Moore Henry life and biography

Moore Henry picture, image, poster

Moore Henry biography

Date of birth : 1898-07-30
Date of death : 1986-08-31
Birthplace : Castleford, Yorkshire, England
Nationality : British
Category : Arts and Entertainment
Last modified : 2010-05-12
Credited as : Artist sculptor, Abstract bronze sculptures, Knife Edge – Two Piece

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Henry Spencer Moore (30 July 1898 – 31 August 1986) was an English sculptor and artist. He was best known for his abstract monumental bronze sculptures which are located around the world as public works of art.

Regarded as one of the most gifted and prolific sculptors of the 20 th century, Henry Moore began and solidified a tradition in art that was more organic and abstract. By his later years, his figures were massive and comprised of marble and bronze. He is noted for his amazing creations in what have been dubbed, reclining nudes.


Born in the north of England, young Henry didn’t have an upper-class upbringing. His father was a coal miner of Irish descent. In grammar school, however, Moore was given a scholarship to grammar school and was influenced greatly by his art instructor to pursue his talents. Following his productive and happy years at grammar school, Moore was sent to France to serve in the British Army. After, he was given a grant that allowed him to enroll in the Leeds School of Art, where he was finally given the chance to study sculpting. Upon his graduation, he won another scholarship to the Royal College of Art in London and in two years graduated.


After some post-graduate work, Moore became enthralled with works that were non-Western. In the London museums, he began studying Eastern, African, and South American works that had been collected and put on display. He found that their abstract sense, although primitive, had taken art back to what it was intended – a representation of human feeling. After some time serving as an instructor at the Royal College, Moore was given a scholarship to study in France and Italy, where he began his works of reclining women.


Moore became fascinated with art from Mexico, namely plaster casting sculptures. After just two years, Henry Moore showed off his work at the Warren Gallery in London. Moore also worked on some newly commissioned sculptures for the city, and began working more closely with a group known as Unit One. Their goal was to raise public awareness about art movements abroad. In the 1930s, the British public began paying more attention to the abstract movements of the day. However, this art didn’t come without consequence. Many critics found his work disdainful and Moore was later asked to resign from the Royal College of Art. He then began to work for other academies in London.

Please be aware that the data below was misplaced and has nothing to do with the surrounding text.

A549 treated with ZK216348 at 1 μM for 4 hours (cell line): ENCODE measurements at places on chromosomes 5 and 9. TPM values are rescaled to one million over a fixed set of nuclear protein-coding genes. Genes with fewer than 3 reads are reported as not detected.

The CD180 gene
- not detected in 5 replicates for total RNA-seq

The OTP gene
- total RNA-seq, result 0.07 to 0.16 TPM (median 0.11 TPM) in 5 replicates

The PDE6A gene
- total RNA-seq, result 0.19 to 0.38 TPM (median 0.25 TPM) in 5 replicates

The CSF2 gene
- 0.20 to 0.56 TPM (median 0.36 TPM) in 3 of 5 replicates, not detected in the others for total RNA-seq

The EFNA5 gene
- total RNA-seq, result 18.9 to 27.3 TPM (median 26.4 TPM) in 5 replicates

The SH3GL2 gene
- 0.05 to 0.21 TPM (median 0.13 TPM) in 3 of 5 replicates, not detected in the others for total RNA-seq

He was influenced greatly by Pablo Picasso, and kept on working on his own art regardless of the critics’ reviews. By the mid-1960s and into the 1970s, Moore went to the United States where he worked on sculptures for the Lincoln Center in Chicago and the University of Chicago.



Legacy

Most sculptors who emerged during the height of Moore's fame, and in the aftermath of his death, found themselves cast in his shadow. By the late 1930s, Moore was a worldwide celebrity; he was the voice of British sculpture, and of British modernism in general. The next generation was constantly compared against him, and reacted by challenging his legacy, his "establishment" and his position. At the 1952 Venice Biennale, eight new British sculptors produced their Geometry of Fear works as a direct contrast to the ideals behind Moore's idea of Endurance, Continuity.

Herbert Read coined the phrase for these "Young British Sculptors" when he wrote of the Biennale, "Here are images of flight, of ragged claws 'scuttling across the floors of silent seas', of excoriated flesh, frustrated sex, the geometry of fear". The works alluded to rib and cage forms, insect shapes, and to aggression and predation. Read drew a direct connection and continuity between these new sculptors—all were under 40—and Moore, but in fact they were driven by a need to find a new beginning in art. Some had no formal artistic education, and, coming from a generation decimated by the war, only sought to be rid of the past.

Yet Moore had a direct influence on several generations of sculptors of both British and international reputation. Among the artists who have acknowledged Moore's importance to their work are Sir Anthony Caro, Phillip King and Isaac Witkin, all three having been assistants to Moore. Other artists whose work was influenced by him include Lynn Chadwick, Eduardo Paolozzi, Bernard Meadows, Reg Butler, William Turnbull, Robert Adams, Kenneth Armitage, and Geoffrey Clarke.

Today, the Henry Moore Foundation manages the Henry Moore Institute in Leeds which supports exhibitions and research activities in international sculpture. By the Foundation's own admission, popular interest in Moore's work has declined since his death, yet the institutions he endowed continue to play an essential role in promoting contemporary art in the United Kingdom.


Notable works
- Knife Edge – Two Piece (1962) is a bronze opposite the House of Lords, London
- Three Way Piece No. 2 (The Archer), (1964-1965), Toronto City Hall Plaza
- Two Piece Reclining Figure No. 5, Bronze, (1963–1964), in the grounds of Kenwood House, London
- Three Piece Reclining figure No.1, (1961), Yorkshire Sculpture Park
- Oval with Points, (1968-1970), Henry Moore Foundation
- Hill Arches, (1972-1973), Bronze, National Gallery of Australia
- Large Divided Oval: Butterfly (1985-1986), Haus der Kulturen der Welt, Berlin
- Draped Seated Figure at the Hebrew University of Jerusalem

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